Doing fleet maintenance work, I've maintained some vehicles like that as well, and the bean counters like that – keeping existing units in shape is, in some camps, more sensible than buying new ones, at least from an accounting standpoint. And there are some vehicles in every fleet that tend to give more interesting problems than other ostensibly identical units. Every vehicle has its own personality, particularly as the vehicle grows older, and the stubby little Chevy pickup (our title vehicle for this article) has given some really interesting problems, but in my mind, it still has at least 100,000 good miles left in it. But while this lively little work truck was in the shop, there were some minivans that came in and we'll peruse those first.

The Aerostar

The retired deputy sheriff's primary ride was a very nice late-model SUV. I don't know how many other cars he has besides that one and this 1994 Aerostar, but from my perspective the little van appeared to be kind of used up. Be that as it may, the Aerostar must have been sentimentally valuable to the deputy, because at some point several thousand miles ago he had seen fit to spend $4,400 having a remanufactured engine installed.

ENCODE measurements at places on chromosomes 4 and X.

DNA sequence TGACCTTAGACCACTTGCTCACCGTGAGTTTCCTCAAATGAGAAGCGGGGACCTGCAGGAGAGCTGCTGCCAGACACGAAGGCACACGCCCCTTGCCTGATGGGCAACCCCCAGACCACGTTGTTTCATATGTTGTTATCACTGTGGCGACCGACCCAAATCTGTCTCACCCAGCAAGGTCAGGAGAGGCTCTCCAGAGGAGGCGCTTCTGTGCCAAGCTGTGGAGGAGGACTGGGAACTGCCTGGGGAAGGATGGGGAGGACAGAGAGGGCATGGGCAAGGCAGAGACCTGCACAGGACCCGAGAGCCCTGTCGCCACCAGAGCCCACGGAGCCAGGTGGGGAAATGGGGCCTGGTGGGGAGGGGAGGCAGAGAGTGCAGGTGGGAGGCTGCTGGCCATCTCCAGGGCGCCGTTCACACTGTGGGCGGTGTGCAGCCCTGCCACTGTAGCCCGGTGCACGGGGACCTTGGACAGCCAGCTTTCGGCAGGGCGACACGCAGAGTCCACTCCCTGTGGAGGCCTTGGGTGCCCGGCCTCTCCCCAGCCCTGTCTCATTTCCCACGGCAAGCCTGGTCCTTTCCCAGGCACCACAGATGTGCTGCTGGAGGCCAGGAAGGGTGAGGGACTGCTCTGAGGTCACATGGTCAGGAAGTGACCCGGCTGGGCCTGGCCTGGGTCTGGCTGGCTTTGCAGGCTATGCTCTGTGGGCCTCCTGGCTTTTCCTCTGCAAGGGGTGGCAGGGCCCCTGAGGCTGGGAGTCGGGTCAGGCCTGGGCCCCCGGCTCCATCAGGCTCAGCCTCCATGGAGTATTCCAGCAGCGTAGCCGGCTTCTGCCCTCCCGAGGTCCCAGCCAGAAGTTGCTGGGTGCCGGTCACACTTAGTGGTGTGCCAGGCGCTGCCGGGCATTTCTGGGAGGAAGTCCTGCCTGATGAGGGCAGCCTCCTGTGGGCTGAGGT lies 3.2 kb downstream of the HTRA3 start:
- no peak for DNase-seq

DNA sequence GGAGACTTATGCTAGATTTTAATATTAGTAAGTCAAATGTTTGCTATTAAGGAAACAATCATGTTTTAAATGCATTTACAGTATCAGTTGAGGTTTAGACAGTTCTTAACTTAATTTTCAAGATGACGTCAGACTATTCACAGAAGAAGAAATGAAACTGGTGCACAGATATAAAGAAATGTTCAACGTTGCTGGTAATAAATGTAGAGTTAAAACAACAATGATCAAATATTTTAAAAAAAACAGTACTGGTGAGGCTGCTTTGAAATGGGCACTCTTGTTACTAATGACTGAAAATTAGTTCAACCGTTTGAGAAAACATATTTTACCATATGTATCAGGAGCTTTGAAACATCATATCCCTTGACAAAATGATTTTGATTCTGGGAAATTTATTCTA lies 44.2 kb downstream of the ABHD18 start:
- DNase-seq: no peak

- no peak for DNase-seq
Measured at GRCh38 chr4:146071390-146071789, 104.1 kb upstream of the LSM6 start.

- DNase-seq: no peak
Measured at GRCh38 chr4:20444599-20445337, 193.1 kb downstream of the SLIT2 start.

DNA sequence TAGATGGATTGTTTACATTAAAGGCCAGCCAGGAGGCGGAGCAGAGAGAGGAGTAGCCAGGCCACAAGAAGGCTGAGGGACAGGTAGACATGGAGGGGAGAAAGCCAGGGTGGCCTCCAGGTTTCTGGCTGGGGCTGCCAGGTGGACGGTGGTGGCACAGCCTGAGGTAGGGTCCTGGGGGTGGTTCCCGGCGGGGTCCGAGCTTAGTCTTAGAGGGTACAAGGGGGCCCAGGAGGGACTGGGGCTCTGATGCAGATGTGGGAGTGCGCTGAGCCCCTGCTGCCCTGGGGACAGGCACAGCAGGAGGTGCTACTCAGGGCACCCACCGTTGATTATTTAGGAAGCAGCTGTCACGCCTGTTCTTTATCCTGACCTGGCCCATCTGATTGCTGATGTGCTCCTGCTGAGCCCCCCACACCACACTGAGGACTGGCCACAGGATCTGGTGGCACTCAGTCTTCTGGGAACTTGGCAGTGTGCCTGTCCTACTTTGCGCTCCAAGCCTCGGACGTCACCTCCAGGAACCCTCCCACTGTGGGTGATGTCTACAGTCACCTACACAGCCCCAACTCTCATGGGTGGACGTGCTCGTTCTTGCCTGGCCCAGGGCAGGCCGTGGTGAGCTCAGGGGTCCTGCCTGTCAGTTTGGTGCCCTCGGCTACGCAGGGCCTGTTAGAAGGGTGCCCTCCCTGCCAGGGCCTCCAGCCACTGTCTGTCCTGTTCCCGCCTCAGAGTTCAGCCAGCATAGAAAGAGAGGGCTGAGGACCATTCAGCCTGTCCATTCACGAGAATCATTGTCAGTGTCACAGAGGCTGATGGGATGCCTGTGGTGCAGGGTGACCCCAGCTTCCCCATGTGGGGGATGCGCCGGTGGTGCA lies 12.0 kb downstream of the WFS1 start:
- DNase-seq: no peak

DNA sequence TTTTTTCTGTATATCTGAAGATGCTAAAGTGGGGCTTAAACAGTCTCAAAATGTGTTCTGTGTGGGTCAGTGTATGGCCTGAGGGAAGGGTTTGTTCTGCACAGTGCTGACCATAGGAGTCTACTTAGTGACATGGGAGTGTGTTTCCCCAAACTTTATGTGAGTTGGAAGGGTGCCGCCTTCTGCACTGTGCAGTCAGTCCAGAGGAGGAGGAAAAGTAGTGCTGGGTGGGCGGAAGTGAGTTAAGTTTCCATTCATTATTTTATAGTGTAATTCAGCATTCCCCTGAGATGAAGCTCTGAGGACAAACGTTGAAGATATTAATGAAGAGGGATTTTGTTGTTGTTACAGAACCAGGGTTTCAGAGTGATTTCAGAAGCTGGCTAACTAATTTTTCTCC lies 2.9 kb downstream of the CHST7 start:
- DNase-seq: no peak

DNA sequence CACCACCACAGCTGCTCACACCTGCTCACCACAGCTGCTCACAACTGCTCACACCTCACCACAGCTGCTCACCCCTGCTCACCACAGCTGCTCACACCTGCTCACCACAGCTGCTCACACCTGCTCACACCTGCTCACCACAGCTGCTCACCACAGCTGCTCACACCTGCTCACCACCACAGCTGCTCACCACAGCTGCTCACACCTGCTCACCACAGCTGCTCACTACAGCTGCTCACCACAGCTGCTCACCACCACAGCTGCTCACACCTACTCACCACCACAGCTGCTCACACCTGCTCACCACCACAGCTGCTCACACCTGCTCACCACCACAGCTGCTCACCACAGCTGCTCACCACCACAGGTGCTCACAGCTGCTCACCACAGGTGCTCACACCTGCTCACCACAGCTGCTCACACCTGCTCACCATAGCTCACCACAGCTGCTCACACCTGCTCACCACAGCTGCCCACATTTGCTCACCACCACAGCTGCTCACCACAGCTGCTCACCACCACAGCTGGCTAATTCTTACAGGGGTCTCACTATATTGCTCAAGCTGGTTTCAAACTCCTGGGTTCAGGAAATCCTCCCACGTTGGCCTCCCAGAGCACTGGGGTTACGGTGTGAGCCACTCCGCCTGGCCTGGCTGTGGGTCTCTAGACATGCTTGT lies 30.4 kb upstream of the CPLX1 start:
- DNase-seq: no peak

I've seen more than a few of these situations through the years – like the Renault situation, somebody will put thousands of dollars in parts in a $300 vehicle to get it going only to find that they wind up with a $500 vehicle. A customer simply can't get dollar for dollar back on a deal like this one unless they drive the money out of it.